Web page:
Rising Stars: Trumpeter Summer Camargo and Pianist April Social: Celebrating Lionel Hampton’s Life and Music

March 1, 2021

On April 17, 2019, Summer Camargo was one of three young trumpeters invited to perform at Jazz at Lincoln Center’s annual concert and gala dinner. She played Duke Ellington’s “Portrait of Louis Armstrong” from his New Orleans Suite, and according to DownBeat’s Allen Morrison, “She impressed with her improvising chops, from lyrical passages to audacious blasts.”

At JALC’s 2018 Essentially Ellington Festival, Camargo, then a student at the Dillard Center for the Arts in Fort Lauderdale, became the first female trumpet player to be named the Festival’s best soloist and also won the Festival’s songwriting award for best original composition and arrangement. Prior to performing her composition, “Leapfroggin’” with members of the JALC Orchestra, Wynton Marsalis introduced her, saying, “She is spectacular in her playing and her presence. What can I say about her? It just gives me so much hope and feeling.”

On Saturday, March 20, from 7-8 p.m., Camargo, now a Jazz Studies student at The Juilliard School in New York, will join fellow Juilliard Jazz Studies student, pianist Tyler Henderson, to perform in a special New Jersey Jazz Society “Rising Stars” Virtual Jazz Social.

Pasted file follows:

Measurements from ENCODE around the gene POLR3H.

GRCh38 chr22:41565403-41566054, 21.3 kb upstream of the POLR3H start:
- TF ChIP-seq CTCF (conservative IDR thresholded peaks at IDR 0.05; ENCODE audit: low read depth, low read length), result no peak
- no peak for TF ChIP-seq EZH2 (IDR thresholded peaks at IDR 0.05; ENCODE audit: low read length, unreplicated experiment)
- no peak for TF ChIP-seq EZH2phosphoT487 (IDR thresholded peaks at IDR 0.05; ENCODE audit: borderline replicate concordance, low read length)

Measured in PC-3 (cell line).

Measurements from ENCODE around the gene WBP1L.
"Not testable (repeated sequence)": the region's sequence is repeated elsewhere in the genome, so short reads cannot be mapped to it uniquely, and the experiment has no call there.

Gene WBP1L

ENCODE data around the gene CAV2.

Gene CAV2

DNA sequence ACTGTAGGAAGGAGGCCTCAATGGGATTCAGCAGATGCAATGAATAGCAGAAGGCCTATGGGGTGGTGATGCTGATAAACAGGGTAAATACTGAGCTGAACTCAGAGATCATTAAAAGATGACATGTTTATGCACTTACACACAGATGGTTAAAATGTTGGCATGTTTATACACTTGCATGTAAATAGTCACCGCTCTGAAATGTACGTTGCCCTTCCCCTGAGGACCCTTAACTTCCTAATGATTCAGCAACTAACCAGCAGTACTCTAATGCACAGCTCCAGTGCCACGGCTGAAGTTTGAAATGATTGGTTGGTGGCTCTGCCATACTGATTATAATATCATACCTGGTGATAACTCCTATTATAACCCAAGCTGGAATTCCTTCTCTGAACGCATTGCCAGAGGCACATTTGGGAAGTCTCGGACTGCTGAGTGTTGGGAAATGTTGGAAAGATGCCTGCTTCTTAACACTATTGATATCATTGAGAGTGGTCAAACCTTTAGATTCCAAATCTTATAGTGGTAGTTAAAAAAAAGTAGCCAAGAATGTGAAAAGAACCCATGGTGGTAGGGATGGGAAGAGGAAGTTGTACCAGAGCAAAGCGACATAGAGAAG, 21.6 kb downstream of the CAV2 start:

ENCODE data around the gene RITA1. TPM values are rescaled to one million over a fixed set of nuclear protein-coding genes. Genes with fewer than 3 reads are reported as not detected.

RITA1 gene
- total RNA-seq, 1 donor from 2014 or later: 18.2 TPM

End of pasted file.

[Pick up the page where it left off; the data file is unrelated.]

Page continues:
Henderson, originally from Oneonta, NY, is a graduate of Houston’s High School For Performing and Visual Arts. In 2018, he was part of a student all-star sextet selected by the Thelonius Monk Institute of Jazz’s Peer-to-Peer jazz education program. Henderson and five other student musicians accompanied tenor saxophonist Don Braden and vocalist Lisa Henry on a tour of educational “informances” at public high schools in the Dakotas.

In addition to performing with Braden and Henry, Henderson has played with Marsalis and trumpeter Sean Jones and has been mentored by pianists Barry Harris and Robert Glasper and tenor saxophonist Javon Jackson.

The Virtual Social featuring Camargo and Henderson will be streamed on the New Jersey Jazz Society website, www.njjs.org as well as on its NJJS Facebook page and YouTube channel. There is no admission charge, but donations are welcome and encouraged.

Funding for the NJJS Socials has been made possible in part by Morris Arts through the N.J. State Council on the Arts/Department of State, a partner agency of the National Endowment for the Arts. Additional funding has been provided through a generous grant from Nan Hughes Poole.

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